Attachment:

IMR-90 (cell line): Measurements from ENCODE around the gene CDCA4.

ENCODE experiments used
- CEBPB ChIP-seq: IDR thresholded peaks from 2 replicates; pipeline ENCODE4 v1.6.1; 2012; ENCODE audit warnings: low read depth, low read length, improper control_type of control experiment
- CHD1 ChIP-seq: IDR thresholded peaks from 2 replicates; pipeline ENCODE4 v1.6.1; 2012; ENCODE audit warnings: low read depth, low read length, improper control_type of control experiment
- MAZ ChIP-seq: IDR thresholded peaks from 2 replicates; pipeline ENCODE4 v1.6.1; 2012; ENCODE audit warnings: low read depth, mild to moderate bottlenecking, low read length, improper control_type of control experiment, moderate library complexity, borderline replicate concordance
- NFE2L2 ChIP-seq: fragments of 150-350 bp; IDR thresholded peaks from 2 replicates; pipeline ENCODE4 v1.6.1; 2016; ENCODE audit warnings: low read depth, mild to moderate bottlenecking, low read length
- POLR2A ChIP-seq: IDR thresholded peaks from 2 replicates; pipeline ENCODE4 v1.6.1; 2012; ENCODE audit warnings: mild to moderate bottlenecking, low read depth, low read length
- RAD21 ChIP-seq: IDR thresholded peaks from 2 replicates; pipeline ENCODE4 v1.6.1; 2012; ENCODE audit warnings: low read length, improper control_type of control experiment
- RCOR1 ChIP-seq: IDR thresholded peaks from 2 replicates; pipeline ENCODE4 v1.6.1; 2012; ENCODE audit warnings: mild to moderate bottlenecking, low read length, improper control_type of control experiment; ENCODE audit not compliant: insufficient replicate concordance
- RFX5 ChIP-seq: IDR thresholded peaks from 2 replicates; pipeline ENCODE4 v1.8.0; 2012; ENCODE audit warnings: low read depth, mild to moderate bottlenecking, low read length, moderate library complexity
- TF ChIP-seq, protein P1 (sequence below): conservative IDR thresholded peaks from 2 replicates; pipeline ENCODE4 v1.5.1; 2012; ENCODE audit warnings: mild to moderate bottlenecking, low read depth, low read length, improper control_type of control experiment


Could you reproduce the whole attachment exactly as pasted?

IMR-90 (cell line): Measurements from ENCODE around the gene CDCA4.

ENCODE experiments used
- CEBPB ChIP-seq: IDR thresholded peaks from 2 replicates; pipeline ENCODE4 v1.6.1; 2012; ENCODE audit warnings: low read depth, low read length, improper control_type of control experiment
- CHD1 ChIP-seq: IDR thresholded peaks from 2 replicates; pipeline ENCODE4 v1.6.1; 2012; ENCODE audit warnings: low read depth, low read length, improper control_type of control experiment
- MAZ ChIP-seq: IDR thresholded peaks from 2 replicates; pipeline ENCODE4 v1.6.1; 2012; ENCODE audit warnings: low read depth, mild to moderate bottlenecking, low read length, improper control_type of control experiment, moderate library complexity, borderline replicate concordance
- NFE2L2 ChIP-seq: fragments of 150-350 bp; IDR thresholded peaks from 2 replicates; pipeline ENCODE4 v1.6.1; 2016; ENCODE audit warnings: low read depth, mild to moderate bottlenecking, low read length
- POLR2A ChIP-seq: IDR thresholded peaks from 2 replicates; pipeline ENCODE4 v1.6.1; 2012; ENCODE audit warnings: mild to moderate bottlenecking, low read depth, low read length
- RAD21 ChIP-seq: IDR thresholded peaks from 2 replicates; pipeline ENCODE4 v1.6.1; 2012; ENCODE audit warnings: low read length, improper control_type of control experiment
- RCOR1 ChIP-seq: IDR thresholded peaks from 2 replicates; pipeline ENCODE4 v1.6.1; 2012; ENCODE audit warnings: mild to moderate bottlenecking, low read length, improper control_type of control experiment; ENCODE audit not compliant: insufficient replicate concordance
- RFX5 ChIP-seq: IDR thresholded peaks from 2 replicates; pipeline ENCODE4 v1.8.0; 2012; ENCODE audit warnings: low read depth, mild to moderate bottlenecking, low read length, moderate library complexity
- TF ChIP-seq, protein P1 (sequence below): conservative IDR thresholded peaks from 2 replicates; pipeline ENCODE4 v1.5.1; 2012; ENCODE audit warnings: mild to moderate bottlenecking, low read depth, low read length, improper control_type of control experiment